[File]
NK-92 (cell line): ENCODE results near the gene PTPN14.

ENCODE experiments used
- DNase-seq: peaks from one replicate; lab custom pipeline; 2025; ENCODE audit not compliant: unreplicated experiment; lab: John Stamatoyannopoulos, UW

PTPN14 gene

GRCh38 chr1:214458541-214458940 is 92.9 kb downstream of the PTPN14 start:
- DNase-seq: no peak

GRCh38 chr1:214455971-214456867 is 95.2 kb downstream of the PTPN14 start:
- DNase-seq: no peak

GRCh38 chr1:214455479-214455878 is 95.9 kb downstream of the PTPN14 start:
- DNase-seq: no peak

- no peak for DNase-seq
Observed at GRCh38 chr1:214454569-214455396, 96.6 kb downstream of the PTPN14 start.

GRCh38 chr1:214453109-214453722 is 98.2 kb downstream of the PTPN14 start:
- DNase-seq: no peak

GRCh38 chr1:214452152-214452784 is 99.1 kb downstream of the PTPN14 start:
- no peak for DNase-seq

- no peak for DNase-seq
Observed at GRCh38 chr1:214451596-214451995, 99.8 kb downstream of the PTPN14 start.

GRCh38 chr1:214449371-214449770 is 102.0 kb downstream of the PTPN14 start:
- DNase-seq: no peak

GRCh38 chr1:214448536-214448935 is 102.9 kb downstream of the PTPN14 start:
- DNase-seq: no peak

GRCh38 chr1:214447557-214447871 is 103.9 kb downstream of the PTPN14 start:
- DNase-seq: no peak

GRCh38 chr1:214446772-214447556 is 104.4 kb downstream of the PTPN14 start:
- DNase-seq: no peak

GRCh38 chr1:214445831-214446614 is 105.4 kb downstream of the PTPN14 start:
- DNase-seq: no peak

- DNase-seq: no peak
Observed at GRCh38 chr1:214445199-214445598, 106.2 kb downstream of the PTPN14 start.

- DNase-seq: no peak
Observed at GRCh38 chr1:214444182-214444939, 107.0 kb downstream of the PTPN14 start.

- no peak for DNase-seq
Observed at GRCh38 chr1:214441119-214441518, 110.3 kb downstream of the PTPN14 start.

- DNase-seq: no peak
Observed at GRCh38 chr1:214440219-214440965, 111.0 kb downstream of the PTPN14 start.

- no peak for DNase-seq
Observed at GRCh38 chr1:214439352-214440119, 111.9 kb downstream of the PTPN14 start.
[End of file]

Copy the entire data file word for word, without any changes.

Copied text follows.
NK-92 (cell line): ENCODE results near the gene PTPN14.

ENCODE experiments used
- DNase-seq: peaks from one replicate; lab custom pipeline; 2025; ENCODE audit not compliant: unreplicated experiment; lab: John Stamatoyannopoulos, UW

PTPN14 gene

GRCh38 chr1:214458541-214458940 is 92.9 kb downstream of the PTPN14 start:
- DNase-seq: no peak

GRCh38 chr1:214455971-214456867 is 95.2 kb downstream of the PTPN14 start:
- DNase-seq: no peak

GRCh38 chr1:214455479-214455878 is 95.9 kb downstream of the PTPN14 start:
- DNase-seq: no peak

- no peak for DNase-seq
Observed at GRCh38 chr1:214454569-214455396, 96.6 kb downstream of the PTPN14 start.

GRCh38 chr1:214453109-214453722 is 98.2 kb downstream of the PTPN14 start:
- DNase-seq: no peak

GRCh38 chr1:214452152-214452784 is 99.1 kb downstream of the PTPN14 start:
- no peak for DNase-seq

- no peak for DNase-seq
Observed at GRCh38 chr1:214451596-214451995, 99.8 kb downstream of the PTPN14 start.

GRCh38 chr1:214449371-214449770 is 102.0 kb downstream of the PTPN14 start:
- DNase-seq: no peak

GRCh38 chr1:214448536-214448935 is 102.9 kb downstream of the PTPN14 start:
- DNase-seq: no peak

GRCh38 chr1:214447557-214447871 is 103.9 kb downstream of the PTPN14 start:
- DNase-seq: no peak

GRCh38 chr1:214446772-214447556 is 104.4 kb downstream of the PTPN14 start:
- DNase-seq: no peak

GRCh38 chr1:214445831-214446614 is 105.4 kb downstream of the PTPN14 start:
- DNase-seq: no peak

- DNase-seq: no peak
Observed at GRCh38 chr1:214445199-214445598, 106.2 kb downstream of the PTPN14 start.

- DNase-seq: no peak
Observed at GRCh38 chr1:214444182-214444939, 107.0 kb downstream of the PTPN14 start.

- no peak for DNase-seq
Observed at GRCh38 chr1:214441119-214441518, 110.3 kb downstream of the PTPN14 start.

- DNase-seq: no peak
Observed at GRCh38 chr1:214440219-214440965, 111.0 kb downstream of the PTPN14 start.

- no peak for DNase-seq
Observed at GRCh38 chr1:214439352-214440119, 111.9 kb downstream of the PTPN14 start.